His MRI scan demonstrated evidence of signal change or a white area in the substance of the spinal cord, which indicated compression of the spinal cord and damage. In this area, there was spinal stenosis, which was significant and needed to be addressed.”
Previously, I had tried several different non-operative treatments including chiropractors, massage therapy, physical therapy, pain relievers, traction, and a previous surgery for this same issue. Dr. Subach shared his recommendations and the procedure we decided to pursue:
“I discussed with Paul the two problems that I saw. The first problem was the failure of the fusion to heal properly, which meant that he would need a revision operation from the front side of the neck. My second concern was his forward flexed posture and persistent spinal stenosis which would require a decompression from the back of the neck. I discussed doing this in two phases: on day one, a posterior cervical laminoplasty to make sure the spinal cord had adequate room and on day two, plate removal followed by revision anterior cervical fusion, placing a single plate across the front of the spine.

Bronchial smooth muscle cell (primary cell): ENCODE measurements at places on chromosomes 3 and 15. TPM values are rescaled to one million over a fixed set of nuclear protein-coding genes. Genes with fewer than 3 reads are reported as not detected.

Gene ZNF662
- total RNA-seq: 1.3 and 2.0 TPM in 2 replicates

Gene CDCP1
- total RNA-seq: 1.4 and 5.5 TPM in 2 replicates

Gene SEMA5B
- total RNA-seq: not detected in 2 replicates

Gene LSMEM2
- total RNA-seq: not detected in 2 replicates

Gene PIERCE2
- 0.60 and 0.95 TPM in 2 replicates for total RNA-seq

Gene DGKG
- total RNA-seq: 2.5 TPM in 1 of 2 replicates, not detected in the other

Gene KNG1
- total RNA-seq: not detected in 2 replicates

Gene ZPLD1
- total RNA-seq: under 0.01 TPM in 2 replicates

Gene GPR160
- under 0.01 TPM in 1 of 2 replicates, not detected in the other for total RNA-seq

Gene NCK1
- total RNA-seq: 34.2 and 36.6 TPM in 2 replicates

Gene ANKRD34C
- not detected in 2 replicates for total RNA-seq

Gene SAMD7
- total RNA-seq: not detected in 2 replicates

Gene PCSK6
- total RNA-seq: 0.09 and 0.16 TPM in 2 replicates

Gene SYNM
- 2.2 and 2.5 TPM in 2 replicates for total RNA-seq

On January 3, 2011, Paul underwent a posterior cervical decompression laminectomy and fusion. At the time of surgery, I had planned to do a laminoplasty procedure, which would have given the spinal cord additional room but kept the supporting ligaments. During that attempted procedure, he developed an acute deterioration in his somatosensory-evoked potentials and motor-evoked potentials while he was on the table. That meant that my manipulation of his spinal cord was causing him to lose function in both his arms and legs.
Therefore, I decided to change the procedure from a laminoplasty to a decompression laminectomy, which would certainly be faster. Upon completion of the operation, he did move both his legs as well as the right arm. His left arm did not move initially but began moving shortly after starting the corticosteroid protocol for spinal cord damage. Paul made a reasonable recovery in both his legs and arms. We had excellent decompression of the spinal cord, however, he still had the pseudarthrosis to deal with. After waiting nearly two months for him to recover, he was taken back to surgery on March 16, 2011 to undergo revision anterior cervical fusion. I removed the previous plates, chiseled out the failed bone grafts, and revised his fusion, restoring his normal posture, his normal alignment, and decompressing the spinal cord beautifully. He had no problems with this operation, from positioning to wake up and was moving his arms and legs.